Bombay High Court
Bombay High Court
PTI Photo

Holding that a mere notarised document regarding the adoption of a child cannot be construed as a legal deed of adoption, the Bombay High Court on Thursday refused to hand over the custody of a minor girl, who was "sold" by her biological mother to her foster parents for Rs 20,000.

A bench of Justices Sambhaji Shinde and Manish Pitale was seized with a plea filed by a couple, who claimed to have adopted a minor girl when she was merely two weeks old. The couple stated that it hadn't purchased the girl but had instead given Rs 20,000 to the biological mother for her treatment and other expenses.

The issue came to light after the child welfare committee (CWC) under the Juvenile Justice Act, on a visit to the biological mother's house found the girl missing. The mother had then told the CWC that she has handed over the custody of the girl to the couple out of goodwill since they do not have any child of their own. She even admitted to have received Rs 20,000 from the couple for her treatment.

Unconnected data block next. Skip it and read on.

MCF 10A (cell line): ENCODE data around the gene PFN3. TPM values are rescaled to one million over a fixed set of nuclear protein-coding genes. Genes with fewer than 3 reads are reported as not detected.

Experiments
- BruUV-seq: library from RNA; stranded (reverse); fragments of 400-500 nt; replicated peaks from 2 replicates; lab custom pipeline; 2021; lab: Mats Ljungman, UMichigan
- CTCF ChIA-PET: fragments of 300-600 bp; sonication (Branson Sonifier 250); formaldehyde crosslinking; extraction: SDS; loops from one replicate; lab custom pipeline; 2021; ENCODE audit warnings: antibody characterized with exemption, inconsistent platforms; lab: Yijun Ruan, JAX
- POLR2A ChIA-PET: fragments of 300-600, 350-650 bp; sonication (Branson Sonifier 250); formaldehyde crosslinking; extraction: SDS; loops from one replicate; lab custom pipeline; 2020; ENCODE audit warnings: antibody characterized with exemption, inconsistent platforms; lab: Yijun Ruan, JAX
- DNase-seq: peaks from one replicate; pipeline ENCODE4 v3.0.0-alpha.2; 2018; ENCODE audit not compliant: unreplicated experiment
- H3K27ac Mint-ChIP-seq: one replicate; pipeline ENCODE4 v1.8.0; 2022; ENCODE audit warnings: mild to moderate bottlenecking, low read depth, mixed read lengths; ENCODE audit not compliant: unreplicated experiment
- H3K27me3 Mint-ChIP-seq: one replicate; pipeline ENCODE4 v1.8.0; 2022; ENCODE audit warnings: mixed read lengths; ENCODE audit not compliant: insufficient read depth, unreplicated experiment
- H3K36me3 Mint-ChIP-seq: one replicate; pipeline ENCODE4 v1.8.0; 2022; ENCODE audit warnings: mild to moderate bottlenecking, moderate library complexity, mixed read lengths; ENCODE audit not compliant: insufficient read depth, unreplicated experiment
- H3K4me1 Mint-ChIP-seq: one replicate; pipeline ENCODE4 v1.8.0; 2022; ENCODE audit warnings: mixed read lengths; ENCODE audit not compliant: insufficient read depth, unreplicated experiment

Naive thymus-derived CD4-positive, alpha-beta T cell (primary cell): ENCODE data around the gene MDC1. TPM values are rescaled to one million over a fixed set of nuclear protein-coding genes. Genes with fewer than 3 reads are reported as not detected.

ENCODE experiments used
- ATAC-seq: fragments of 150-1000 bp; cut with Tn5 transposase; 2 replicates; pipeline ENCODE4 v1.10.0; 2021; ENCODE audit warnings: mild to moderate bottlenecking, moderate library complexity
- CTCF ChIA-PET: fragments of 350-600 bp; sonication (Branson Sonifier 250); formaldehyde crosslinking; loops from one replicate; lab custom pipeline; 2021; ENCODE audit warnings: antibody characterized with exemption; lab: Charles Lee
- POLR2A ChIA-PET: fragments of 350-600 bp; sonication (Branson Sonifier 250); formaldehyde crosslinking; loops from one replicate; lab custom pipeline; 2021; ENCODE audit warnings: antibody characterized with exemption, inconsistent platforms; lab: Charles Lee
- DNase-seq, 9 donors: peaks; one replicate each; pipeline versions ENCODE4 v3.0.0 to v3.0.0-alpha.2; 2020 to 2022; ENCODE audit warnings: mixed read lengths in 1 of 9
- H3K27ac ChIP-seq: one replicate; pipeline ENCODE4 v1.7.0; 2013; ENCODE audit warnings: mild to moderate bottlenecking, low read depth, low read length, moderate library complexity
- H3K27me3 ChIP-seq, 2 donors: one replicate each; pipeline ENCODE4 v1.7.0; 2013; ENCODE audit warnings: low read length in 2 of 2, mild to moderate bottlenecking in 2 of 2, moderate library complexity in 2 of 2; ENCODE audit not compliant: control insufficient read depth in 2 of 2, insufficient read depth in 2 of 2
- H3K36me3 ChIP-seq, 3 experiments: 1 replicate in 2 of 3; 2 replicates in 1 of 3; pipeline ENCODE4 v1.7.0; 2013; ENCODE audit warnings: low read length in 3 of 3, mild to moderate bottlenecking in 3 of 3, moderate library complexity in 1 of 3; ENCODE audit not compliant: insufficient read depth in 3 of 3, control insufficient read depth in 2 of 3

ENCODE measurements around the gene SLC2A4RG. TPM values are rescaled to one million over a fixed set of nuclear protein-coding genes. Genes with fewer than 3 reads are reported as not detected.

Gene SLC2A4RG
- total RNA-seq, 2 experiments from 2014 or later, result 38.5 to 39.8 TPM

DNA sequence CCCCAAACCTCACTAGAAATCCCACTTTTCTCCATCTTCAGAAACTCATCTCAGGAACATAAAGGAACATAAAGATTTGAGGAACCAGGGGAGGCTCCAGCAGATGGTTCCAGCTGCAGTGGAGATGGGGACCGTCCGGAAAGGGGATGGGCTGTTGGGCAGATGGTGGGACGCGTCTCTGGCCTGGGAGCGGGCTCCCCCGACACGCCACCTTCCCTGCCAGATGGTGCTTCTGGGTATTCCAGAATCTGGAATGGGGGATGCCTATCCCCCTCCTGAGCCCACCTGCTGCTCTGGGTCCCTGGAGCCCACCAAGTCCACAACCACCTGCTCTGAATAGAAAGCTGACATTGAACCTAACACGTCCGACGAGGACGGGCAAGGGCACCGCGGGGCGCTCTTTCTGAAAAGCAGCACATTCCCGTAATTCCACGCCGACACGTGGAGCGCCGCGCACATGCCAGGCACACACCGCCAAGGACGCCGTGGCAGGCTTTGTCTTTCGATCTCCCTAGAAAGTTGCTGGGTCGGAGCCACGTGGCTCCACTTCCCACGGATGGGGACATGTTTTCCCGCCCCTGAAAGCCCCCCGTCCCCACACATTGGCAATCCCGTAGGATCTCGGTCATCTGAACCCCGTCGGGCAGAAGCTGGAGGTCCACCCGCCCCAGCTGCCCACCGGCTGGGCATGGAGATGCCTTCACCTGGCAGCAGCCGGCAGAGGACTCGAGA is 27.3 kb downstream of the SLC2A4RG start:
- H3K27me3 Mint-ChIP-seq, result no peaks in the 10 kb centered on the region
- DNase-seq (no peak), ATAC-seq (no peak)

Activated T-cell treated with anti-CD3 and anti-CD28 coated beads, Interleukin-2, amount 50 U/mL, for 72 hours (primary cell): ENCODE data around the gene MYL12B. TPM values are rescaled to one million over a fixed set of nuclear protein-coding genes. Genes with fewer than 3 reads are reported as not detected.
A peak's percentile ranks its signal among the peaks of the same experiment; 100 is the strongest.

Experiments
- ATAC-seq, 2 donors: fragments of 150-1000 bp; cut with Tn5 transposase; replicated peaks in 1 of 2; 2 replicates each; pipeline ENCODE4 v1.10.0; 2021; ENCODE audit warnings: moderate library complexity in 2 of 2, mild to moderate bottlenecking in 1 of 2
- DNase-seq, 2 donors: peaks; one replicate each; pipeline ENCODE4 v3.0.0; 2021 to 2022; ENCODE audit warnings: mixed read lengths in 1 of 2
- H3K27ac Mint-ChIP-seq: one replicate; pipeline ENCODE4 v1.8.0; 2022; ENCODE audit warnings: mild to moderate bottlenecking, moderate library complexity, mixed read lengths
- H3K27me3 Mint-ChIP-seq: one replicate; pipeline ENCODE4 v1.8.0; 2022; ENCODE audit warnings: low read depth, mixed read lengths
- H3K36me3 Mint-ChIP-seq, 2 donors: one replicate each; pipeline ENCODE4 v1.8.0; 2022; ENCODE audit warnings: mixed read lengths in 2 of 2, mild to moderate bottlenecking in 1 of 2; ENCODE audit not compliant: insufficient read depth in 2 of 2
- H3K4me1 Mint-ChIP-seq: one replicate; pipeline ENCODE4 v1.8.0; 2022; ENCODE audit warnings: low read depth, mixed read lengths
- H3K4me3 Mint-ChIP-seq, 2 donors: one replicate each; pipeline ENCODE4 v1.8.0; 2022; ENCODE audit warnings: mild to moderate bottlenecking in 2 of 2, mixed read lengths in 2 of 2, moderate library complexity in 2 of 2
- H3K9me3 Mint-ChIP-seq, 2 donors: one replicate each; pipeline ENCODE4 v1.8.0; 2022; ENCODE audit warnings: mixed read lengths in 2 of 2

As per the mother, she was financially low and wasn't in a position to maintain the child.

The parties to buttress their case furnished a notarized document to prove the adoption.

Having considered the notarised document, the bench said, "We find that the said document nowhere indicates that the adoption is under the provisions of the Hindu Adoption Act. Nothing is sought to be placed on record to indicate that the requirements of the Hindu Adoption Act pertaining to a valid adoption were complied with in letter and spirit."

"We are of the opinion that by merely executing a notarized document purporting to be an Adoption Deed, the couple cannot claim that they have a right to hold custody of the girl-child," the bench held.

As far as the action on part of the CWC of registering an FIR against the foster parents and also handing over the girl's custody to an NGO to look after her, the bench said it acted in a much responsible and legal manner.

"The CWC has acted in terms of the mandate of the Juvenile Justice Act and in pursuance of the objects and reasons for the enactment of the said legislation, which is to ensure proper care, protection, development, treatment and social reintegration of such children by keeping the best interest of the children in mind," the judges observed, while denying custody of the girl to the foster parents.

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